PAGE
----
I don't know where you get your info, but if you do a simple google search for 'IDE vs SATA', every website will tell you that SATA performs better. Besides the obvious performance increase, SATA drives utilize much smaller cables (included with the ASUS mobos) keeping the inside of your box less crowded and running cooler due to better airflow, they also use less power than IDE, and are hot-swappable. I will now refer you to a couple of examples including a post by Spike (he's 'the man' here at
    Spike's Post
    A detailed article at
    I don't think you understand HypaNox's financial constraints. Celeron processors use identical components as Pentium processors. The only difference is the cache size and the number of transistors. I have personally used a 2.8GHz Celeron to multitask Photoshop and several other applications at the same time with no problems at all. That's alot more than just web-browsing. Obviously you can get a processor that performs significantly better than a Celeron, but money is the biggest concern of all for HypaNox.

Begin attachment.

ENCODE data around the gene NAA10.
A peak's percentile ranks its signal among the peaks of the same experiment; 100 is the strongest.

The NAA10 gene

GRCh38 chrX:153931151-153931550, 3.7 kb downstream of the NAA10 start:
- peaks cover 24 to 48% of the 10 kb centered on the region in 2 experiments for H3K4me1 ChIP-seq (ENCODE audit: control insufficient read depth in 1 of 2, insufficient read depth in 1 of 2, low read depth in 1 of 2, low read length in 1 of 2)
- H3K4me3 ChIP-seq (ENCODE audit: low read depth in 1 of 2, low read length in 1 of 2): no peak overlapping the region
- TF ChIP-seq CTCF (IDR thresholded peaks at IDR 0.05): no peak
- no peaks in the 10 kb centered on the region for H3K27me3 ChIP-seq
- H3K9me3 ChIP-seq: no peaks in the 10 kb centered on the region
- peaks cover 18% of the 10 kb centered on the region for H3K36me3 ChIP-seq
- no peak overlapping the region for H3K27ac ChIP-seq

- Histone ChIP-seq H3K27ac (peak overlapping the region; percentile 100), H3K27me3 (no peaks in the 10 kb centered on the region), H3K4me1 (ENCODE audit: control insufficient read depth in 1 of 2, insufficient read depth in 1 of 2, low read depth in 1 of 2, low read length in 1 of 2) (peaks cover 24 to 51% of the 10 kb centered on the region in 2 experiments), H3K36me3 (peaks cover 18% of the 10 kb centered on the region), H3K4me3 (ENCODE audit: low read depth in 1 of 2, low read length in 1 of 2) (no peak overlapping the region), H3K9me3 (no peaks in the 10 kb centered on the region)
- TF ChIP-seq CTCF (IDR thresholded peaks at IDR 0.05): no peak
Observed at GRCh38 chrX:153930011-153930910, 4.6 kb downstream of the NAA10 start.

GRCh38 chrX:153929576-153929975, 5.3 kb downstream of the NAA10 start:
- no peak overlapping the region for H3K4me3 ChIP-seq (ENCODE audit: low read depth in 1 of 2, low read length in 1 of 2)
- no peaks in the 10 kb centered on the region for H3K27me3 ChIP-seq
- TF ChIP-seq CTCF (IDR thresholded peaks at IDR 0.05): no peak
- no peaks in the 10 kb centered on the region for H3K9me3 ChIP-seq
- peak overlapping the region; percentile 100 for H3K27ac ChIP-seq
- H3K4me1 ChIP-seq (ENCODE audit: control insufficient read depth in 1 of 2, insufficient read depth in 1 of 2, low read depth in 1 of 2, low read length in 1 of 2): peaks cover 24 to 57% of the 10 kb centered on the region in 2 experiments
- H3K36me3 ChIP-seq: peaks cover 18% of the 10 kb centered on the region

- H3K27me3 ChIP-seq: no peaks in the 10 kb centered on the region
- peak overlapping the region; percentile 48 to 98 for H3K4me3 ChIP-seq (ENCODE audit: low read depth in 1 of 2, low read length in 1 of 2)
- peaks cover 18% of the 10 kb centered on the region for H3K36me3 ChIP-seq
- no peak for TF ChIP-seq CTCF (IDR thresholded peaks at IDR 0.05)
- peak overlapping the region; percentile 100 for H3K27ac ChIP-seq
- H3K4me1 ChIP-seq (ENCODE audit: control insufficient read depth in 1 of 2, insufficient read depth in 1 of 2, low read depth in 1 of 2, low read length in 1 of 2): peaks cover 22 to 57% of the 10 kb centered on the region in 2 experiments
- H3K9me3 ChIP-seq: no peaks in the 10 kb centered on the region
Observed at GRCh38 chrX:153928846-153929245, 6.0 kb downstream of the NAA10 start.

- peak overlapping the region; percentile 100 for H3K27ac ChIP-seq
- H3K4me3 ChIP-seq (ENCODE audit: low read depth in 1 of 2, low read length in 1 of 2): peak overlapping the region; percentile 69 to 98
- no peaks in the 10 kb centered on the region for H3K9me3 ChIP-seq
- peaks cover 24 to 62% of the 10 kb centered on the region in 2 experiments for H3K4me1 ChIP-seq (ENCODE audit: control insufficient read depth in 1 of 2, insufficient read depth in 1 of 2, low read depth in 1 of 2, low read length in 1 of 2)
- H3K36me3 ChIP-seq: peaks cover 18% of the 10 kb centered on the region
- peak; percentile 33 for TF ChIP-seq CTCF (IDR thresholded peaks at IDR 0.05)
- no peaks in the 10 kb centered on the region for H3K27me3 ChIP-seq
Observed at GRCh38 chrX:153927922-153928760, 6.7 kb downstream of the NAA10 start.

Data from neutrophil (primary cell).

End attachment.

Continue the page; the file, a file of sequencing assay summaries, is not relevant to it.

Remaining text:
Again, you're just not getting it. HE DOESN'T HAVE MONEY! I have 3 workstations using that Aspire setup running 24/7 for nearly a year now with no problems what-so-ever (please tell me how you came to the conclusion that 'aspire is garbage'). It is an excellent case, runs very cool with the fans included with the ability to add a couple more fans if so desired. Obviously the power supply is not as good as Enermax (the best in power. I personally use a $150 500w Enermax PSU inside a $300 Aluminum Enermax Case), however, HE CAN'T AFFORD IT! The PSU which comes in that Aspire case can easily be upgraded to an Enermax PSU when he has the money to do so. Until then, the Aspire PSU will do just fine.
    Thanks for basically repeating me with this one.

    I apologize for the lengthy, uncouth post, but I felt that KingCody's unwarranted, uninformed attack at my previous post had to be refuted.
  10. KingCody

    KingCody TS Evangelist Posts: 992   +8

    first of all you need to relax, I was not attacking you or "shooting down your post"

    your exact words about newegg were
    that statement implies that is an option for him, which it is not.